Coronavirus has exposed the frail nature of the modern state structure, all across the world. Countries that took great pride in their technology, service delivery systems, and governance matrix, have all been made to kneel – in humility – at the feet of this growing epidemic. Collapse of global healthcare systems, coupled with sprawling economic fallout, have forced the formidable West to rethink its governance priorities, and to re-envision their institutional framework.
In Pakistan, the problems have been compounded by a dysfunctional state structure, and decades of misplaced priorities. Over the past thirty years, Pakistan has seen a consistent decline in its public healthcare system, which has been made worse by debilitating brain-drain of qualified healthcare professionals.
In the circumstances, vested commercial interests have resulted in the creation of an ‘elitist’ private healthcare industry, with mostly substandard facilities, which caters to a small fraction of our population who can afford to foot the exorbitant bills.
Read more: Political tangles
This brittle healthcare structure, backed by limited resources and lackluster governance initiatives, was suddenly confronted with the coronavirus epidemic. The resulting collision has not only exposed the feeble state of public healthcare in Pakistan, but (more importantly) also the insurmountable gap in the policy making mechanism through which an epidemic can be confronted.
As it turns out, in the wake of the celebrated 18th Constitutional Amendment, there is no real way of making a coherent national healthcare policy, and homogenously enforcing it across all parts of Pakistan. Under the existing constitutional and administrative scheme, the federal government, for all intents and purposes, has no authority to interfere in the management of healthcare matters by the provinces.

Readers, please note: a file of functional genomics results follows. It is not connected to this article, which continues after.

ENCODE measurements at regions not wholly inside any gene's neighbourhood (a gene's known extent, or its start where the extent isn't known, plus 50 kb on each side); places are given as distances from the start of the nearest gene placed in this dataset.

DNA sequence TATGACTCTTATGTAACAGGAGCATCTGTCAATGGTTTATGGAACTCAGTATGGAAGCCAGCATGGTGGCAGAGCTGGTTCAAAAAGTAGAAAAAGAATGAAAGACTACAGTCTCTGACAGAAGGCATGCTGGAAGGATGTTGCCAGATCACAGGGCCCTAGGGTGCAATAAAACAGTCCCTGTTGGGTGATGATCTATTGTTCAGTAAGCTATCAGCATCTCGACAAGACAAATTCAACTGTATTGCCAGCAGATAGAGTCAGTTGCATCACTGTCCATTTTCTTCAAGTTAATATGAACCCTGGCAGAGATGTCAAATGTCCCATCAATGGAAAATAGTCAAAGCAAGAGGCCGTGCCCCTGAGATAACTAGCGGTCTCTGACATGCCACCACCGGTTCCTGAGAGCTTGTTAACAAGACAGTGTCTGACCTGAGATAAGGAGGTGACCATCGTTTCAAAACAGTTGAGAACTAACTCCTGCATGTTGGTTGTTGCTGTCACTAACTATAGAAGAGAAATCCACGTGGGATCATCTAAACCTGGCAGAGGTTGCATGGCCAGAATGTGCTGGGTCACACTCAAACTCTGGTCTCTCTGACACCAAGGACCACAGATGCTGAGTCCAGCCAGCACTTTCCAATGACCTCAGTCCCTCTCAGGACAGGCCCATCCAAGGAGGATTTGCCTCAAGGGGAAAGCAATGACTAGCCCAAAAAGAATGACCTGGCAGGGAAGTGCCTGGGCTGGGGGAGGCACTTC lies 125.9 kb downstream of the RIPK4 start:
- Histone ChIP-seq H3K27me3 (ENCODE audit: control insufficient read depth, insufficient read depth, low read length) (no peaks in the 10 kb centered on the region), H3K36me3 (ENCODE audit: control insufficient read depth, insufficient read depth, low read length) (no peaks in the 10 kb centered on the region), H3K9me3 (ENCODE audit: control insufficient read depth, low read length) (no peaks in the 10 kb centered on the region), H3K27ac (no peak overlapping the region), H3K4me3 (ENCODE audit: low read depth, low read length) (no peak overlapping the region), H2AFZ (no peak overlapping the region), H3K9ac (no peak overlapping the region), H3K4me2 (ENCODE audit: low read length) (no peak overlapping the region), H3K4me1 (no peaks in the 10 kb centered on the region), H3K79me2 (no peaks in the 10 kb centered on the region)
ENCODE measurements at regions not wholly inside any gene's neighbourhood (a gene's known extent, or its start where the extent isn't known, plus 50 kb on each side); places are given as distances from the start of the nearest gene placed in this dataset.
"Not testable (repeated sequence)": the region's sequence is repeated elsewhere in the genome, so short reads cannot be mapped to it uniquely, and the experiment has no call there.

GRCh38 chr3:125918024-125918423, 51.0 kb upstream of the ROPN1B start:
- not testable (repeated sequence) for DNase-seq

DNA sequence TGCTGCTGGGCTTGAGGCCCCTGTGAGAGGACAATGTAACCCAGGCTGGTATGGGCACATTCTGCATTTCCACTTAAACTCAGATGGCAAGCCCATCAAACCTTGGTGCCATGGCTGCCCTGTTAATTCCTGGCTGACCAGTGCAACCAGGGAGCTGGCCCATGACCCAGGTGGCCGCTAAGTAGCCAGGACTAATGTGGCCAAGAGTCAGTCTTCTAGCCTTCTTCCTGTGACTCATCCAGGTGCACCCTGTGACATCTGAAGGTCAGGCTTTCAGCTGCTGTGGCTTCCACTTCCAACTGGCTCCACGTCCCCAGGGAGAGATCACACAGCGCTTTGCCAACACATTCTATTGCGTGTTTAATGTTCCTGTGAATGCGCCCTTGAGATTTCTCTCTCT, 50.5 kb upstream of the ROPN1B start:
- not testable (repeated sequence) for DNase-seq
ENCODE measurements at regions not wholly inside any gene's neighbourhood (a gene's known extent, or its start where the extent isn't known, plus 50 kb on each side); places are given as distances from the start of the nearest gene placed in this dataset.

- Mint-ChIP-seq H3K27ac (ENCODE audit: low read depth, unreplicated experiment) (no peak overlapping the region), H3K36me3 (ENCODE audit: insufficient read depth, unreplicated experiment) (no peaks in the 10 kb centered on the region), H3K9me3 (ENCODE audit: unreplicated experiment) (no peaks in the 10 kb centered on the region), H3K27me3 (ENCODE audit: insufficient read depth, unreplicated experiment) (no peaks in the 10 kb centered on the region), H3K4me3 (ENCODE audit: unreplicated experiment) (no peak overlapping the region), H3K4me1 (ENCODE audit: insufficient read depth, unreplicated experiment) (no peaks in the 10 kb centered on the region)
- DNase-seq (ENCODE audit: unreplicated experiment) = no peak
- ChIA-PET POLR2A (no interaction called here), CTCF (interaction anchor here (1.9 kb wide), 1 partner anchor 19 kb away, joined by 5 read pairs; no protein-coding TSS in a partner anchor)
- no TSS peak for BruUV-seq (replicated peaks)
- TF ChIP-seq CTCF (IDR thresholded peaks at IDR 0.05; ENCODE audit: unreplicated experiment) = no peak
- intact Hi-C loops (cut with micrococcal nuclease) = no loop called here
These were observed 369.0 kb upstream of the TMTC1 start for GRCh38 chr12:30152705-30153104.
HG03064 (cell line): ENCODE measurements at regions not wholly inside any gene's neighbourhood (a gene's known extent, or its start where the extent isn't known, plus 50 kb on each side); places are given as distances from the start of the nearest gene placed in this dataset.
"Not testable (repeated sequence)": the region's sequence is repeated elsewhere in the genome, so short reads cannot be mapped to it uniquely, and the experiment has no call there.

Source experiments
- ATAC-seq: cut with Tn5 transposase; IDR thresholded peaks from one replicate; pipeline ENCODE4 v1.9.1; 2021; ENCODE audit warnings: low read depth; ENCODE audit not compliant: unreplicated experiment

Even the provinces, stricto senso, do not control all the healthcare facilities within their territory – some of which have been devolved to the respective local governments. Consequently, as apparent in the ongoing proceedings of the honourable Supreme Court, there is no one person, or body, or institution that can be held accountable for provision of healthcare services to the people of Pakistan, or for formulating an actionable plan to cater to the exigencies of an epidemic.
First, it was Nawaz Sharif and his “yeh hain woh assasey”. Then it was Khawaja Asif and his ‘sharam haya’ tirades. Then Fawad Chaudhry and Murad Saeed with their punchy responses
Even if a policy consensus could be forged between the competing participants of our multi-tiered governance structure – as was recently done on the orders of the honourable Supreme Court – there is no coherent mechanism for enforcing the same throughout Pakistan. Enforcement, in this regard, requires a coordinated effort between various agencies of the federal and provincial governments, all of which are subservient to the disparate instructions and interests of their respective political masters.
In the circumstances, while various institutions attempt to grapple with the sprawling effects of this epidemic, one thing has become crystal clear: the federal and provincial parliaments are entirely irrelevant in formulating a concerted strategy for tackling the issues at hand.
This is not a partisan claim. Unfortunately, all sides of the political isle are to be blamed for this rudderless legislature. The respective federal and provincial governments have not articulated a clear policy, concerning coronavirus, at the floor of the parliament. The opposition, in response, also has no policy proposal or alternative.
Read more: POLITICIANS COULD NOT UNITE AGAINST COVID-19
Consequently, parliamentary sessions, whenever called, are scarcely attended and conclude in no meaningful policy dialogue or outcome. Worse still, is the fact that there has been no legislative proposal by any member of the respective assemblies, for long term and sustainable healthcare reform agenda.